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What is the difference between epoch and iteration when training a multi-layer perceptron?

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In the neural network terminology:

  • one epoch = one forward pass and one backward pass of all the training examples
  • batch size = the number of training examples in one forward/backward pass. The higher the batch size, the more memory space you'll need.
  • number of iterations = number of passes, each pass using [batch size] number of examples. To be clear, one pass = one forward pass + one backward pass (we do not count the forward pass and backward pass as two different passes).

Example: if you have 1000 training examples, and your batch size is 500, then it will take 2 iterations to complete 1 epoch.

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Not a neural networks expert, but these words have standard meanings:

  • epoch - the start time

  • iteration - every single repetition of a process

Though, apparently epoch also has a specific meaning for neural networks:

During iterative training of a neural network , an Epoch is a single pass through the entire training set, followed by testing of the verification set.

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Indeed, the quote is what the OP is after. – Nikana Reklawyks Oct 26 '12 at 21:31

Many neural network training algorithms involve making multiple presentations of the entire data set to the neural network. Often, a single presentation of the entire data set is referred to as an "epoch". In contrast, some algorithms present data to the neural network a single case at a time.

"Iteration" is a much more general term, but since you asked about it together with "epoch", I assume that your source is referring to the presentation of a single case to a neural network.

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great, can you refer to a publication where this is detailed? – Alex Dec 15 '15 at 22:08

An epoch contains a few iterations. That's actually what this 'epoch' is. Let's define 'epoch' as the number of iterations over the data set in order to train the neural network.

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epoch is not a number... this could do with rephrasing, I think. – Nikana Reklawyks Oct 26 '12 at 21:32

Typically, you'll split your test set into small batches for the network to learn from, and make the training go step by step through your number of layers, applying gradient-descent all the way down. All these small steps can be called iterations.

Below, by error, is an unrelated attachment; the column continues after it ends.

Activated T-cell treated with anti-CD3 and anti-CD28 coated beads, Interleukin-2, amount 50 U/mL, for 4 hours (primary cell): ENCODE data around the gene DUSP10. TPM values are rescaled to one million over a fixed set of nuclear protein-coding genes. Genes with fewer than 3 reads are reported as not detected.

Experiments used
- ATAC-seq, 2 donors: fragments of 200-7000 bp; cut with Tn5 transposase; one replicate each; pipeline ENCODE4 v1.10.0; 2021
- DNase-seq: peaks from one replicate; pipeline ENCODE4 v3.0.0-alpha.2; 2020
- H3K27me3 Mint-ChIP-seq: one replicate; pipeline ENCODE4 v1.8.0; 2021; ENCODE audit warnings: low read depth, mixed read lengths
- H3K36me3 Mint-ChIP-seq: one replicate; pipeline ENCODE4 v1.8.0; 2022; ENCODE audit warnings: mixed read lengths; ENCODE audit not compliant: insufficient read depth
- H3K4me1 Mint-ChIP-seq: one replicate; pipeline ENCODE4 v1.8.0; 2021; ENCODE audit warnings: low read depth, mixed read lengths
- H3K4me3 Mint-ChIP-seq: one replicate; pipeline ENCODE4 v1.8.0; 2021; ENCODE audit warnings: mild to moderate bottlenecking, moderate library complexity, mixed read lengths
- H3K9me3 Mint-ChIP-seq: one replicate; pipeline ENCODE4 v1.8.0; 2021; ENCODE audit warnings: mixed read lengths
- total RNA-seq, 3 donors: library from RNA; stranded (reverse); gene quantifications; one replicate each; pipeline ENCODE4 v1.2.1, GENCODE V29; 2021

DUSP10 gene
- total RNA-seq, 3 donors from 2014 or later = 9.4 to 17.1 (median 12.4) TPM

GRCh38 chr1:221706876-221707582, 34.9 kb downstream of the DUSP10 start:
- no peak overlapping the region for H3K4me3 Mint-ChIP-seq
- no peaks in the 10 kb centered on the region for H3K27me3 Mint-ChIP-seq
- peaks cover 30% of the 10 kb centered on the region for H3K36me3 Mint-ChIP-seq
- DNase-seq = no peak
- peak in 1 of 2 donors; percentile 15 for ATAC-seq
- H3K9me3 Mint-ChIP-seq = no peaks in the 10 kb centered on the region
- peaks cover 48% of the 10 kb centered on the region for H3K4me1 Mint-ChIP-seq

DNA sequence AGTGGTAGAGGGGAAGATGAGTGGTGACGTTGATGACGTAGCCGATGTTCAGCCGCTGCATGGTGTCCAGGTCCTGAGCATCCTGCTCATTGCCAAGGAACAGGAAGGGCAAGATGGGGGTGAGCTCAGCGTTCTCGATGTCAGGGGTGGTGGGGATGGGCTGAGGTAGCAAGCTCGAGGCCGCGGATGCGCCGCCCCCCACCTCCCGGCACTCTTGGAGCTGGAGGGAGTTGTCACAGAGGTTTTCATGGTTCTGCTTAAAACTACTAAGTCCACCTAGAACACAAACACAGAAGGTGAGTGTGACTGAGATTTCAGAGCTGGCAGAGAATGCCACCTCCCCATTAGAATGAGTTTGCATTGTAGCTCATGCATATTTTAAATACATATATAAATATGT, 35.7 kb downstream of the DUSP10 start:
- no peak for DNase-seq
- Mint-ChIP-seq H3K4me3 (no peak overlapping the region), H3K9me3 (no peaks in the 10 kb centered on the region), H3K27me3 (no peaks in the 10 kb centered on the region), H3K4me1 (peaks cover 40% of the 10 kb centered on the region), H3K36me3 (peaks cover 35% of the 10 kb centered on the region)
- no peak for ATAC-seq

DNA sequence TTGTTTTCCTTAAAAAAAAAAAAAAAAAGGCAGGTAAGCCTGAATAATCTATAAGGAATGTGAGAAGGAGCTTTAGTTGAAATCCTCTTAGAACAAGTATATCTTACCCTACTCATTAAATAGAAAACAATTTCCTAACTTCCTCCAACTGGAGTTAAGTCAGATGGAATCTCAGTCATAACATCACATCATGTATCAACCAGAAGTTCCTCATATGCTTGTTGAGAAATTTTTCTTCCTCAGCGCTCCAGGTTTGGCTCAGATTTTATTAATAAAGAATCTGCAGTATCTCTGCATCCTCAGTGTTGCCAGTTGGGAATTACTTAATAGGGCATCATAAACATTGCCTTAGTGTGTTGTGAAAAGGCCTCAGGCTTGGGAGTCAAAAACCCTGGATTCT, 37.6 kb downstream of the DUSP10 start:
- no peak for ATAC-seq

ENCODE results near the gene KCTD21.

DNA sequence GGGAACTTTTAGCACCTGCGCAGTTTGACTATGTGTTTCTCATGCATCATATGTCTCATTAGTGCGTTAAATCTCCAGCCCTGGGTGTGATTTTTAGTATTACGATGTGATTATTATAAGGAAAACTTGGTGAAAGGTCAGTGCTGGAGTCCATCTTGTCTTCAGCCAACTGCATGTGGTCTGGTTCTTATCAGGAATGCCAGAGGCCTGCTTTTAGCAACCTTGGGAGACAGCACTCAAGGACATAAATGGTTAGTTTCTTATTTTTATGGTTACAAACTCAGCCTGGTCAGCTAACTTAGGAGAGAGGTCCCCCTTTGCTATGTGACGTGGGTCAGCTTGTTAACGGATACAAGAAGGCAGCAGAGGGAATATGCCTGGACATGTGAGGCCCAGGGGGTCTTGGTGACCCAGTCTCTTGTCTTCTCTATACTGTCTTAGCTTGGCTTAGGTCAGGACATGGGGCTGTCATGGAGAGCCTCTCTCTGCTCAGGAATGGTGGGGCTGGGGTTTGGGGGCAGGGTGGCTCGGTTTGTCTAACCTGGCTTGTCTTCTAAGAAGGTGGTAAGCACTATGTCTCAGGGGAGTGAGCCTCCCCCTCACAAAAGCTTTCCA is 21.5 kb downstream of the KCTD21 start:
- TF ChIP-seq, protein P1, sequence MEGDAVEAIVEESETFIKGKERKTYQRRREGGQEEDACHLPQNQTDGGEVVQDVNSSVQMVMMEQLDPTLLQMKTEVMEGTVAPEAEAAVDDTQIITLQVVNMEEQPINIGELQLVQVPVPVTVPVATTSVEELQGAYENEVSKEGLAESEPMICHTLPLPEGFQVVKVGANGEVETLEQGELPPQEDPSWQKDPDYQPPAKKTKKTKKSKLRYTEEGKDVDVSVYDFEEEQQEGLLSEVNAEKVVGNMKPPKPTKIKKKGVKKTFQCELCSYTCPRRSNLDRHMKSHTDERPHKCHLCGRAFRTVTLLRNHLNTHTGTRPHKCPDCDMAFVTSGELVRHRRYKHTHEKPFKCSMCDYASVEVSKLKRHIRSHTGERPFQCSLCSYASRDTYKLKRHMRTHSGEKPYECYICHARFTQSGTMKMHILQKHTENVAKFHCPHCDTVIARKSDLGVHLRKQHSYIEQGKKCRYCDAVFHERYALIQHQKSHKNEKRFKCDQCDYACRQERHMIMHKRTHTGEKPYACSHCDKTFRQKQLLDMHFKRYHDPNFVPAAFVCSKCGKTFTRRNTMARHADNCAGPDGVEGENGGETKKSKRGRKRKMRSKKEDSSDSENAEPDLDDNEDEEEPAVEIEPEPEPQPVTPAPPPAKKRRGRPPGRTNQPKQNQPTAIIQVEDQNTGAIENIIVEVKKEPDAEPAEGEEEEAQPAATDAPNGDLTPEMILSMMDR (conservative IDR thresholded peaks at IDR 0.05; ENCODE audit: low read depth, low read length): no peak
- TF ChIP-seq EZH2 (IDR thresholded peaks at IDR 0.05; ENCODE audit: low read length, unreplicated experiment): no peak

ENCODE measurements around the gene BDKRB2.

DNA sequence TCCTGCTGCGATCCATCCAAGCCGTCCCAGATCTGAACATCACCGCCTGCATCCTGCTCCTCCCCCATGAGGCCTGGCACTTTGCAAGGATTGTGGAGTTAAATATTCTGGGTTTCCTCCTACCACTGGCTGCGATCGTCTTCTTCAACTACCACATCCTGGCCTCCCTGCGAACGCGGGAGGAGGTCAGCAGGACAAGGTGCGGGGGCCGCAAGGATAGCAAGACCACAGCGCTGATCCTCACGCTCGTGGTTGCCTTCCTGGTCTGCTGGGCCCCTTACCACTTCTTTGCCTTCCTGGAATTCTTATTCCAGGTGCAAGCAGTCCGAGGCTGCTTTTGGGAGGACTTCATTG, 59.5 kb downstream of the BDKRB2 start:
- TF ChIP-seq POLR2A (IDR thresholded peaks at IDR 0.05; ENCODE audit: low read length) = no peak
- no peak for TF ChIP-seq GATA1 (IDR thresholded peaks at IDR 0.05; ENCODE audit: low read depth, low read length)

An epoch corresponds to the entire training set going through the entire network once. It can be useful to limit this, e.g. to fight overfitting.

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To my understanding, when you need to train a NN, you need a large dataset involves many data items. when NN is being trained, data items go in to NN one by one, that is called an iteration; When the whole dataset goes through, it is called an epoch.

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I believe iteration is equivalent to a single batch forward+backprop in batch SGD. Epoch is going through the entire dataset once (as someone else mentioned).

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epoch is an iteration of subset of the samples for training, for example, the gradient descent algorithm in neutral network. A good reference is:

Note that the page has a code for the gradient descent algorithm which uses epoch

def SGD(self, training_data, epochs, mini_batch_size, eta,
    """Train the neural network using mini-batch stochastic
    gradient descent.  The "training_data" is a list of tuples
    "(x, y)" representing the training inputs and the desired
    outputs.  The other non-optional parameters are
    self-explanatory.  If "test_data" is provided then the
    network will be evaluated against the test data after each
    epoch, and partial progress printed out.  This is useful for
    tracking progress, but slows things down substantially."""
    if test_data: n_test = len(test_data)
    n = len(training_data)
    for j in xrange(epochs):
        mini_batches = [
            for k in xrange(0, n, mini_batch_size)]
        for mini_batch in mini_batches:
            self.update_mini_batch(mini_batch, eta)
        if test_data:
            print "Epoch {0}: {1} / {2}".format(
                j, self.evaluate(test_data), n_test)
            print "Epoch {0} complete".format(j)

Look at the code. For each epoch, we randomly generate a subset of the inputs for the gradient descent algorithm. Why epoch is effective is also explained in the page. Please take a look.

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